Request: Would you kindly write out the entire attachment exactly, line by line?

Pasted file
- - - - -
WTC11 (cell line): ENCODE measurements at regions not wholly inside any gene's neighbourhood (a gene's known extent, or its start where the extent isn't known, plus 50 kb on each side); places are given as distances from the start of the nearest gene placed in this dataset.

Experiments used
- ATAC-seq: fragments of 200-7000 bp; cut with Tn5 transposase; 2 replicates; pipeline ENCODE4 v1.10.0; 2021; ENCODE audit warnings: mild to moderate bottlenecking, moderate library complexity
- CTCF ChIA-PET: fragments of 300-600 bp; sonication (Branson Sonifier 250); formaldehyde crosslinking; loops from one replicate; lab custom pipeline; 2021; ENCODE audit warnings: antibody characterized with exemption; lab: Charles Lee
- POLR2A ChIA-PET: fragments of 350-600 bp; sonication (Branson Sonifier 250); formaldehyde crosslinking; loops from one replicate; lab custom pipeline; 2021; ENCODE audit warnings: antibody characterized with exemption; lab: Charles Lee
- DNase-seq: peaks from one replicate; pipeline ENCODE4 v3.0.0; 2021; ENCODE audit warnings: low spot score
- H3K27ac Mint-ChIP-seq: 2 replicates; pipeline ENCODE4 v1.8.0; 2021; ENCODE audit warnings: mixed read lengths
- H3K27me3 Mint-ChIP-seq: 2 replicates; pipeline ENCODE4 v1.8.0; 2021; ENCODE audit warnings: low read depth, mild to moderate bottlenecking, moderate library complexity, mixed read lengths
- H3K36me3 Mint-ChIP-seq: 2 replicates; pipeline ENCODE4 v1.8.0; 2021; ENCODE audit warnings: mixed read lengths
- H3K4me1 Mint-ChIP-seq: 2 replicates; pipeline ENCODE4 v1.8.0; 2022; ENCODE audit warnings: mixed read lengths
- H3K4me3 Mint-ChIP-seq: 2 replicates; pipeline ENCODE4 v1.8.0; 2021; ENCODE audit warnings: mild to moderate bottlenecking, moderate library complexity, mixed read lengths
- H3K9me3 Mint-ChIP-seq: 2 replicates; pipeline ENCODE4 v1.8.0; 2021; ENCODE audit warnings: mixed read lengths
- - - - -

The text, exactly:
WTC11 (cell line): ENCODE measurements at regions not wholly inside any gene's neighbourhood (a gene's known extent, or its start where the extent isn't known, plus 50 kb on each side); places are given as distances from the start of the nearest gene placed in this dataset.

Experiments used
- ATAC-seq: fragments of 200-7000 bp; cut with Tn5 transposase; 2 replicates; pipeline ENCODE4 v1.10.0; 2021; ENCODE audit warnings: mild to moderate bottlenecking, moderate library complexity
- CTCF ChIA-PET: fragments of 300-600 bp; sonication (Branson Sonifier 250); formaldehyde crosslinking; loops from one replicate; lab custom pipeline; 2021; ENCODE audit warnings: antibody characterized with exemption; lab: Charles Lee
- POLR2A ChIA-PET: fragments of 350-600 bp; sonication (Branson Sonifier 250); formaldehyde crosslinking; loops from one replicate; lab custom pipeline; 2021; ENCODE audit warnings: antibody characterized with exemption; lab: Charles Lee
- DNase-seq: peaks from one replicate; pipeline ENCODE4 v3.0.0; 2021; ENCODE audit warnings: low spot score
- H3K27ac Mint-ChIP-seq: 2 replicates; pipeline ENCODE4 v1.8.0; 2021; ENCODE audit warnings: mixed read lengths
- H3K27me3 Mint-ChIP-seq: 2 replicates; pipeline ENCODE4 v1.8.0; 2021; ENCODE audit warnings: low read depth, mild to moderate bottlenecking, moderate library complexity, mixed read lengths
- H3K36me3 Mint-ChIP-seq: 2 replicates; pipeline ENCODE4 v1.8.0; 2021; ENCODE audit warnings: mixed read lengths
- H3K4me1 Mint-ChIP-seq: 2 replicates; pipeline ENCODE4 v1.8.0; 2022; ENCODE audit warnings: mixed read lengths
- H3K4me3 Mint-ChIP-seq: 2 replicates; pipeline ENCODE4 v1.8.0; 2021; ENCODE audit warnings: mild to moderate bottlenecking, moderate library complexity, mixed read lengths
- H3K9me3 Mint-ChIP-seq: 2 replicates; pipeline ENCODE4 v1.8.0; 2021; ENCODE audit warnings: mixed read lengths